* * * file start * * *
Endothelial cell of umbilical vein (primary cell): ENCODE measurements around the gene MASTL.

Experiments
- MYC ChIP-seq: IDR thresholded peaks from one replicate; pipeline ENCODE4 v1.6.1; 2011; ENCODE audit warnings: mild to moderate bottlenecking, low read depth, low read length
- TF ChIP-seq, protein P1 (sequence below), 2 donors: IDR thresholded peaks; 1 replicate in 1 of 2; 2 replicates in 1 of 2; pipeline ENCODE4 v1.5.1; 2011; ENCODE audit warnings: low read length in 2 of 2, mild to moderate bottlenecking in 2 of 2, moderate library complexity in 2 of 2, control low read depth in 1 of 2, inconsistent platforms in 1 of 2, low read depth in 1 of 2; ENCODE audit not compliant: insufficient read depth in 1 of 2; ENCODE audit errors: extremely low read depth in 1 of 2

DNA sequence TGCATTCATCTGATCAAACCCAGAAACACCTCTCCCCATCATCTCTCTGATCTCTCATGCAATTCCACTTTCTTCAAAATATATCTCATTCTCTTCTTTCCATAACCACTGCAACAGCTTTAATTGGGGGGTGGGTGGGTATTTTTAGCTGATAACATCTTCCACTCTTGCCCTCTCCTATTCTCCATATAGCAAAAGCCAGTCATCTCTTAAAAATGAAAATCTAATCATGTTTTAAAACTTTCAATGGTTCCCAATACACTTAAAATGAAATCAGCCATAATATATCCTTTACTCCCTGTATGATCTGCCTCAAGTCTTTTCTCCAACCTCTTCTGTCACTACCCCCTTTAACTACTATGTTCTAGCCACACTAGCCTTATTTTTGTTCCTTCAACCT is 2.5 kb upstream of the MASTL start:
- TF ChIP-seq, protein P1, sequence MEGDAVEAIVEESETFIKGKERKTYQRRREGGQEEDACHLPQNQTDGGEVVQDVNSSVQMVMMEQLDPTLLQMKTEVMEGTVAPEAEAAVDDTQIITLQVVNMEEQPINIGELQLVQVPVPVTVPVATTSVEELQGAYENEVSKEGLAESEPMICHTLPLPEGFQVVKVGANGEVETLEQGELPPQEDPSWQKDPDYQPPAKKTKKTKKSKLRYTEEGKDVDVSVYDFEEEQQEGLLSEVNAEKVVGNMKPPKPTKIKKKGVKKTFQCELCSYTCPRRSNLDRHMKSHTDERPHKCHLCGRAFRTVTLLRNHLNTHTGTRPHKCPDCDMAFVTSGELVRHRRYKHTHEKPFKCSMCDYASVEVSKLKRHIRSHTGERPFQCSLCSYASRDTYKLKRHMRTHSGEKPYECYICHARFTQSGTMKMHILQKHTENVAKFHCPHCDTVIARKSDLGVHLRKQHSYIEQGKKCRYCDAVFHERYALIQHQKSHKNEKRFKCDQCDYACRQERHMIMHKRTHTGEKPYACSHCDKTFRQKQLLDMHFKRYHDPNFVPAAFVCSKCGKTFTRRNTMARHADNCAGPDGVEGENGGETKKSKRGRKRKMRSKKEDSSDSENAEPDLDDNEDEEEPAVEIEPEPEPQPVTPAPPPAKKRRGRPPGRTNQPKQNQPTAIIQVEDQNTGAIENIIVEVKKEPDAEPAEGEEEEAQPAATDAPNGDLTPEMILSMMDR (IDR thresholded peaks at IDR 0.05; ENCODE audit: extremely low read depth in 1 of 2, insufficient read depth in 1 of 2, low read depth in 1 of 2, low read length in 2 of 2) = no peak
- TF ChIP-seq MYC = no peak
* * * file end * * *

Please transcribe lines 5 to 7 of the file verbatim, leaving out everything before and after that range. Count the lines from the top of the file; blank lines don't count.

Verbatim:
DNA sequence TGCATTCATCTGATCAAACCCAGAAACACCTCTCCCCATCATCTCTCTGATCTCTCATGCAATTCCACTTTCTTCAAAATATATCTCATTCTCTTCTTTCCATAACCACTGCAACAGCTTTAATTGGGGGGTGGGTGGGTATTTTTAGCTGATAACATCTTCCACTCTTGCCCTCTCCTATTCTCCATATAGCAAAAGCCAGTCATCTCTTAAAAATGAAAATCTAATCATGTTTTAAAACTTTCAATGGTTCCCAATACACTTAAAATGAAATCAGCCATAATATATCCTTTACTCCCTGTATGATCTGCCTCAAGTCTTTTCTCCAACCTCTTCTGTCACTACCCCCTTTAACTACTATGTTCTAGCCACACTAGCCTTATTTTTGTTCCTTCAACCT is 2.5 kb upstream of the MASTL start:
- TF ChIP-seq, protein P1, sequence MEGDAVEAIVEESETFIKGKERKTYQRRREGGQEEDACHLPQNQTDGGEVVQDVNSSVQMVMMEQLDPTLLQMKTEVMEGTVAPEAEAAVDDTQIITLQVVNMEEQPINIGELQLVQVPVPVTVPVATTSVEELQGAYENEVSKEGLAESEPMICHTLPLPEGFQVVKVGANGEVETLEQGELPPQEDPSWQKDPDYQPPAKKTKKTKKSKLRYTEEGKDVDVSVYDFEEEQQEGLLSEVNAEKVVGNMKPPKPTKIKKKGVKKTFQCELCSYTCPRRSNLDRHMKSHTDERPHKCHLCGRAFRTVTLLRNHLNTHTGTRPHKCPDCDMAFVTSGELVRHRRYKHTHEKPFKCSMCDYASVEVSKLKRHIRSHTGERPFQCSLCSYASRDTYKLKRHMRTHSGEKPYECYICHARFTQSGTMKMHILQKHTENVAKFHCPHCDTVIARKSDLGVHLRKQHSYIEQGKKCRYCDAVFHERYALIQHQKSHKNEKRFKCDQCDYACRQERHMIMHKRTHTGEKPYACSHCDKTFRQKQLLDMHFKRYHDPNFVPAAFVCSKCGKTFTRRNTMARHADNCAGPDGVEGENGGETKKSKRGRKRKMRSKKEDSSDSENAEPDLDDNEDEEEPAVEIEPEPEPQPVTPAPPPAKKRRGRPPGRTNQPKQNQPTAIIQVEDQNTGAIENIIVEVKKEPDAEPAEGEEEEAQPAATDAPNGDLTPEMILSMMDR (IDR thresholded peaks at IDR 0.05; ENCODE audit: extremely low read depth in 1 of 2, insufficient read depth in 1 of 2, low read depth in 1 of 2, low read length in 2 of 2) = no peak
- TF ChIP-seq MYC = no peak